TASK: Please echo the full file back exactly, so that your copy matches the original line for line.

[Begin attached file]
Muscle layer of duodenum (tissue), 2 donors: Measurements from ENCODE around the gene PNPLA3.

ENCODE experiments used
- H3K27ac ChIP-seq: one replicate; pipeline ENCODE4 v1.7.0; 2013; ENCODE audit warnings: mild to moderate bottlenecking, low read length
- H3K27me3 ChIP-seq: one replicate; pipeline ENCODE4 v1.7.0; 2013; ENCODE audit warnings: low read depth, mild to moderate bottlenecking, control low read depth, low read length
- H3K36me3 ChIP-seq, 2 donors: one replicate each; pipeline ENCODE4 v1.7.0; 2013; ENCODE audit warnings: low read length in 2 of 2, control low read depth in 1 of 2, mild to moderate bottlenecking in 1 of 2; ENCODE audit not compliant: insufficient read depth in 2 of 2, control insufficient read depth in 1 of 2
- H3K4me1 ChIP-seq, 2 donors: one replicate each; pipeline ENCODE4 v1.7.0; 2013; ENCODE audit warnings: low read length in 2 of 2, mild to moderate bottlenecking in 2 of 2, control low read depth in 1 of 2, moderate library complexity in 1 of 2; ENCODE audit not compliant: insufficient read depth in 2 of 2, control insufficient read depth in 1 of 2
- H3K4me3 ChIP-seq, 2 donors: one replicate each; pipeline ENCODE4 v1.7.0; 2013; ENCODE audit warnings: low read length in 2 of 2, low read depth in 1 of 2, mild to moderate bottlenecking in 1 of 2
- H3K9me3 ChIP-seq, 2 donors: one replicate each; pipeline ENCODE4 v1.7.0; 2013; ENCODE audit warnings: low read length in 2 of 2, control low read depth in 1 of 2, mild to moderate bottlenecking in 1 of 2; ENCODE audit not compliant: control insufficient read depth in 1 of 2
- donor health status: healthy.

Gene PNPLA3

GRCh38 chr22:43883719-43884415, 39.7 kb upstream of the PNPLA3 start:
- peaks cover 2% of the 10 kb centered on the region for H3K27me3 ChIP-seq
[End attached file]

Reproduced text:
Muscle layer of duodenum (tissue), 2 donors: Measurements from ENCODE around the gene PNPLA3.

ENCODE experiments used
- H3K27ac ChIP-seq: one replicate; pipeline ENCODE4 v1.7.0; 2013; ENCODE audit warnings: mild to moderate bottlenecking, low read length
- H3K27me3 ChIP-seq: one replicate; pipeline ENCODE4 v1.7.0; 2013; ENCODE audit warnings: low read depth, mild to moderate bottlenecking, control low read depth, low read length
- H3K36me3 ChIP-seq, 2 donors: one replicate each; pipeline ENCODE4 v1.7.0; 2013; ENCODE audit warnings: low read length in 2 of 2, control low read depth in 1 of 2, mild to moderate bottlenecking in 1 of 2; ENCODE audit not compliant: insufficient read depth in 2 of 2, control insufficient read depth in 1 of 2
- H3K4me1 ChIP-seq, 2 donors: one replicate each; pipeline ENCODE4 v1.7.0; 2013; ENCODE audit warnings: low read length in 2 of 2, mild to moderate bottlenecking in 2 of 2, control low read depth in 1 of 2, moderate library complexity in 1 of 2; ENCODE audit not compliant: insufficient read depth in 2 of 2, control insufficient read depth in 1 of 2
- H3K4me3 ChIP-seq, 2 donors: one replicate each; pipeline ENCODE4 v1.7.0; 2013; ENCODE audit warnings: low read length in 2 of 2, low read depth in 1 of 2, mild to moderate bottlenecking in 1 of 2
- H3K9me3 ChIP-seq, 2 donors: one replicate each; pipeline ENCODE4 v1.7.0; 2013; ENCODE audit warnings: low read length in 2 of 2, control low read depth in 1 of 2, mild to moderate bottlenecking in 1 of 2; ENCODE audit not compliant: control insufficient read depth in 1 of 2
- donor health status: healthy.

Gene PNPLA3

GRCh38 chr22:43883719-43884415, 39.7 kb upstream of the PNPLA3 start:
- peaks cover 2% of the 10 kb centered on the region for H3K27me3 ChIP-seq